News / St Pauls

The St Paul’s group offering a vital lifeline for those in need

By ellie pipe, Monday Apr 20, 2020

Each week during lockdown, a team of women are donning personal protective equipment and cooking soup in their kitchens to distribute to households in need.

Hibo Mahamoud, the founder and manager of Talo who is coordinating the grassroots effort, says the aim is to ensure people who are trapped in their homes and struggling to get by have at least a nourishing hot meal provided for them while the measures are in place.

But this is just one of the ways in which the group is reaching out and supporting residents in St Paul’s and beyond.

“Since the coronavirus outbreak, we had a number of chats with families we work with and residents because we wanted to find out what the priorities are for families,” explains Hibo.

“We found out that incomes have reduced a lot for many because the main incomes were coming from temporary or zero hour contracts, or people were self-employed, so families are really struggling.”

Soup left at the door of a household in need. Photo courtesy of Hibo Mahamoud

Talo was established in 2017 and works to support families in St Paul’s and inner city areas through projects that usually include activities and outings, or support with housing, employment or benefits. In response to the coronavirus crisis, the organisation applied for emergency funding from the Quartet Foundation in order to provide a vital lifeline for many, whether by delivering essential supplies or offering mentoring for young people via Zoom.


Read more: Thousands of pounds already raised to help rebuild St Paul’s Adventure Playground


Hibo explains that many of Talo’s service users are from the Somali community, who often feel more comfortable reaching out to someone within their own community. But she stresses that the current support is for anyone in need, saying “we try not to turn anyone away”. The group works closely with Somali Task Force Covid, a new umbrella group formed since the outbreak, to reach as many areas as possible in Bristol. Cognitive Paths is a key partner in terms of the logistics of the project.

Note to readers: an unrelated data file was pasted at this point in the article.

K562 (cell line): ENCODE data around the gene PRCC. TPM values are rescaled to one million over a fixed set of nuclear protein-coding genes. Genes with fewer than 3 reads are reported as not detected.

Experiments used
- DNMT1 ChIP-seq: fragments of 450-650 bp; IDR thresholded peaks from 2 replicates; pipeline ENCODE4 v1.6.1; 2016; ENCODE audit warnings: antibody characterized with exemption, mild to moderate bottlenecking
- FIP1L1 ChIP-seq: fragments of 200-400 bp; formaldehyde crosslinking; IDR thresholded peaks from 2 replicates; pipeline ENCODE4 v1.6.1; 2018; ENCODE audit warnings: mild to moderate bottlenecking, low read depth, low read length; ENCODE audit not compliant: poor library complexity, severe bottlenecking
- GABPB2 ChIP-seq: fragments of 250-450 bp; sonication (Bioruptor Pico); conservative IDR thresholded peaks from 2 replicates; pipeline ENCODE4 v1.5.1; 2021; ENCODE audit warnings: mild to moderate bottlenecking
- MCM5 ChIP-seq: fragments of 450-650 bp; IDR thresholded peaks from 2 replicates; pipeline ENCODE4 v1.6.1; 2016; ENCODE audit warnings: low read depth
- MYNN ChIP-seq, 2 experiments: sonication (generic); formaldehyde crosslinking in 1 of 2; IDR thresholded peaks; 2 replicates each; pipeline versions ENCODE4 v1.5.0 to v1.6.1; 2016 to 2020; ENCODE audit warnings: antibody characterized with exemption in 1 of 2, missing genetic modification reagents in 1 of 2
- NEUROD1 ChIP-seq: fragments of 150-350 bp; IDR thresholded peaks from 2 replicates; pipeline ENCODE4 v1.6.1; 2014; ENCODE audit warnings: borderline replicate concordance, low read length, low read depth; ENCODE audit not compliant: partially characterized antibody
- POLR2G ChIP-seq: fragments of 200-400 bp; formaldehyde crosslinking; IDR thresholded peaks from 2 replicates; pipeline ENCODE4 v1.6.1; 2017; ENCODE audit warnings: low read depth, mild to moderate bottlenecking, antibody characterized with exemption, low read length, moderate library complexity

The mum-of-three and her small team of volunteers, Saeda Yusf, Nimco Hassan, Amina Mahamoud, Nimco Hussein, Laila Matan, Hafsa Soffe, Ubah Ali, Amirah Hassan, Muna Hussein, Warda Ibrahim and Nadifa Hussein, along with Khalid Dirir, who works as a mentor, have helped around 100 households so far with essential supply packages.

Some households in which a family member is shielding or self-isolating have been unable to leave and facing real difficulties in getting food, with many describing the delivery from Talo as a real lifeline.

So far, the mission to get hot soup out to those in need has been all done from individual kitchens on a weekly basis, but Hibo says they will review this if demand increases.

Aware of the challenges for families stuck in flats with no garden of their own, Talo is also putting together special activity packs for children, with ideas including simple recipes and origami, organised by key stages. St Paul’s Learning Centre, Fairlawn Primary School and The Architecture Centre are all supporting with printing the creative packs.

St Paul’s Learning Centre is helping to print activity packs for children. Photo by Ellie Pipe

“We really want to make sure the children are not forgotten during this time,” explains Hibo. “They have to adjust to something that is completely different so it’s just really to make sure that young people have something to do that’s a bit different and away from screens. It’s also trying to help out parents and carers because this is a difficult time for the whole family.”

Much of Hibo’s work aims to challenge stereotypes, prejudice and racism. Reflecting on the impact the outbreak has had on wider society, she adds: “People are opening their eyes that actually those who are out there doing the deliveries and working on the NHS frontline are people from diverse backgrounds. We are all humans, and I think this crisis is helping combat some of the racist attitudes.”

Main photo of Nimco Hussein, Laila Matan, Nimco Hassan and Hibo Mahamoud. Provided courtesy of Hibo Mahamoud

Read more: The challenge of supporting young people through the pandemic

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